Let’s hear it for the boys

Glenn Beaton got it right in his recent article, “Manpower, doesn’t mean man power” (Feb. 4, 2017, The Aspen Times). He points out all the ways the word “man” is being distorted. I love the men in my life and love them being men: my husband, son, brothers, and father.

As a little girl, a woman neighbor threw hot water through a window at me and my girlfriend. We ran home to my father. He went to the neighbor’s home and demanded that her husband come out so he could beat him up. My father was a gentleman and would never hit a woman, although she was the person who threw the water. The doors to the neighbor’s house remained shut and I never had a problem again. The fact that my father was willing to stand up for me impressed both me and the neighbor.

Also as a little girl, my brothers caught me smoking. They said, “girls don’t do that” and whacked me a few times. They did not tell our parents of my run-in with cigarettes. With what is considered a sexist remark today, they saved me from a lifetime of disease and disability caused by smoking.

When my son was in eighth grade, he had a run-in with the class bully. The bully was menacing my second-grade daughter on the walk home from school. My son confronted him and ended up sitting on the bully’s chest making him promise to stay away from his sister. The bully continued in his ways and almost killed a classmate in high school. The injured boy was disabled and the bully went to jail.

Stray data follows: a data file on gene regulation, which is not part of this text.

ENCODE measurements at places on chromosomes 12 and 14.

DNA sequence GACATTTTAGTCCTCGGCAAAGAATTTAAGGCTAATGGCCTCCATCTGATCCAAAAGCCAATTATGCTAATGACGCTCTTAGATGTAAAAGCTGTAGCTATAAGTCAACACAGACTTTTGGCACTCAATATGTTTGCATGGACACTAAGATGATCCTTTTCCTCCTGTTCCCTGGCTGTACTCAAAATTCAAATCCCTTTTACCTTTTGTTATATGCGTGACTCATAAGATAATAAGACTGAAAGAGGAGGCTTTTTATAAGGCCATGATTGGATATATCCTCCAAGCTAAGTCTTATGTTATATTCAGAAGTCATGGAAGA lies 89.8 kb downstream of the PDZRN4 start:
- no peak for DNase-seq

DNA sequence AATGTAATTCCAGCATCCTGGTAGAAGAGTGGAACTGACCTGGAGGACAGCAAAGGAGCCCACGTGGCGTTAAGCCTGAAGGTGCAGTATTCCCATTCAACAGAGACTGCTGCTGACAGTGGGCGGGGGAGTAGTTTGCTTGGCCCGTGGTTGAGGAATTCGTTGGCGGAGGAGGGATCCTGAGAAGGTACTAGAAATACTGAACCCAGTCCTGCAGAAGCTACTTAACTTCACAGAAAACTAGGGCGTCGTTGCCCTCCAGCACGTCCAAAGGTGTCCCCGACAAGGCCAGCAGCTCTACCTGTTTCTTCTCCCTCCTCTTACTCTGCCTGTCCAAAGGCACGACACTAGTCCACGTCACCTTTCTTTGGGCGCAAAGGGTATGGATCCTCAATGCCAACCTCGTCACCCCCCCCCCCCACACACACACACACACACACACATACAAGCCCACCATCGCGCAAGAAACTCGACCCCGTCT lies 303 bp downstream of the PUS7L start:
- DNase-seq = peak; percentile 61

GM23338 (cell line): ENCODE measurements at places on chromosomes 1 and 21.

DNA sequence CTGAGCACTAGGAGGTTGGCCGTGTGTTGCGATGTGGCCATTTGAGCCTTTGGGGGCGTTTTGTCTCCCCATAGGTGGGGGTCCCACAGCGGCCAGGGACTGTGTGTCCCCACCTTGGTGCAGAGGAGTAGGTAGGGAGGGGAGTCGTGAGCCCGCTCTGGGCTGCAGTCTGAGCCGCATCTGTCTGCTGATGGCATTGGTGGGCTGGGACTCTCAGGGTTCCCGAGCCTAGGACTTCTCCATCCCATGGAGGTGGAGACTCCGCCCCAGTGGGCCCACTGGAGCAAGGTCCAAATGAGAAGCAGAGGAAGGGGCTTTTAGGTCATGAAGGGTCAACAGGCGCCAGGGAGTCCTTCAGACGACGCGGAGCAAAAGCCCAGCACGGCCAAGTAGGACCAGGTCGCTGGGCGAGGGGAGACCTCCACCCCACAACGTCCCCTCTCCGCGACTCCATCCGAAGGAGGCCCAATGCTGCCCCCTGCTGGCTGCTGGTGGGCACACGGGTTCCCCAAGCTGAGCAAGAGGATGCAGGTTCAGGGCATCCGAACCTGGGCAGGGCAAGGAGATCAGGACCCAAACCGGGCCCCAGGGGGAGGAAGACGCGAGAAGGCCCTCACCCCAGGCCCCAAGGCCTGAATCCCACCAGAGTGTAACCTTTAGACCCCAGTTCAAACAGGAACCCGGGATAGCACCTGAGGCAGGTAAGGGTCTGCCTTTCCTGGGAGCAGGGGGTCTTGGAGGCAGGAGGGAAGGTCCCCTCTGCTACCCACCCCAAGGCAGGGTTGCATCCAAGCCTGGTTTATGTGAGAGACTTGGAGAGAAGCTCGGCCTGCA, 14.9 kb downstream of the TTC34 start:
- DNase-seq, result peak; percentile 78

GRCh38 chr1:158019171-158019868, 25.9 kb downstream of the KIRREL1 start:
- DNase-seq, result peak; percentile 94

My husband is a model man — strong, tough and loving. He worked as a FBI agent for many years and stood between the bad guys and the rest of us. He knows good from bad and is not afraid to voice the difference. He is the go-to guy when there is a problem. I always feel safe with him and know that he will protect me, our daughters and son, and other women and men.

So, I am not afraid of the word “man.” I embrace all the good men in the world and suggest to the women who want men to be like women: Wake up. Embrace the men in your life and appreciate their manliness.

Anne Baker